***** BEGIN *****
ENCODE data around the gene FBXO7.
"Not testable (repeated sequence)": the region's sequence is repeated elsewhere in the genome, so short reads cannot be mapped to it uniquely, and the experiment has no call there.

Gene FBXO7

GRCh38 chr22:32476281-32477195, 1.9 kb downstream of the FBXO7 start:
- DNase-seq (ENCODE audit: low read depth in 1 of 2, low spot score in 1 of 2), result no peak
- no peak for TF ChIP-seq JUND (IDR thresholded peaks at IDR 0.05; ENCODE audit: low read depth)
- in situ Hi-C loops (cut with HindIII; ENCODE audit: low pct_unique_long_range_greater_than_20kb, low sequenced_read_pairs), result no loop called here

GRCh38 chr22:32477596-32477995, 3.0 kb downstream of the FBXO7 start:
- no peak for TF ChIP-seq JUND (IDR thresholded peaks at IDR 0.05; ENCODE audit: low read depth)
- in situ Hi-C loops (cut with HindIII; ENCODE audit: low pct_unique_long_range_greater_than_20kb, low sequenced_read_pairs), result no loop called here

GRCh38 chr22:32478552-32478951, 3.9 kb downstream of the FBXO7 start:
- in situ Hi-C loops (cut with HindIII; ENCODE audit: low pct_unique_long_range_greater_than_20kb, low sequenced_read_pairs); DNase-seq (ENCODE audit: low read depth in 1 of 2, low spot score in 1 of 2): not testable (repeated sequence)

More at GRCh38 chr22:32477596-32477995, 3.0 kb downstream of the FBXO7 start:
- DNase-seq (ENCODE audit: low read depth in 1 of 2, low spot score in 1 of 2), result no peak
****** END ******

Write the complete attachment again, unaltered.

ENCODE data around the gene FBXO7.
"Not testable (repeated sequence)": the region's sequence is repeated elsewhere in the genome, so short reads cannot be mapped to it uniquely, and the experiment has no call there.

Gene FBXO7

GRCh38 chr22:32476281-32477195, 1.9 kb downstream of the FBXO7 start:
- DNase-seq (ENCODE audit: low read depth in 1 of 2, low spot score in 1 of 2), result no peak
- no peak for TF ChIP-seq JUND (IDR thresholded peaks at IDR 0.05; ENCODE audit: low read depth)
- in situ Hi-C loops (cut with HindIII; ENCODE audit: low pct_unique_long_range_greater_than_20kb, low sequenced_read_pairs), result no loop called here

GRCh38 chr22:32477596-32477995, 3.0 kb downstream of the FBXO7 start:
- no peak for TF ChIP-seq JUND (IDR thresholded peaks at IDR 0.05; ENCODE audit: low read depth)
- in situ Hi-C loops (cut with HindIII; ENCODE audit: low pct_unique_long_range_greater_than_20kb, low sequenced_read_pairs), result no loop called here

GRCh38 chr22:32478552-32478951, 3.9 kb downstream of the FBXO7 start:
- in situ Hi-C loops (cut with HindIII; ENCODE audit: low pct_unique_long_range_greater_than_20kb, low sequenced_read_pairs); DNase-seq (ENCODE audit: low read depth in 1 of 2, low spot score in 1 of 2): not testable (repeated sequence)

More at GRCh38 chr22:32477596-32477995, 3.0 kb downstream of the FBXO7 start:
- DNase-seq (ENCODE audit: low read depth in 1 of 2, low spot score in 1 of 2), result no peak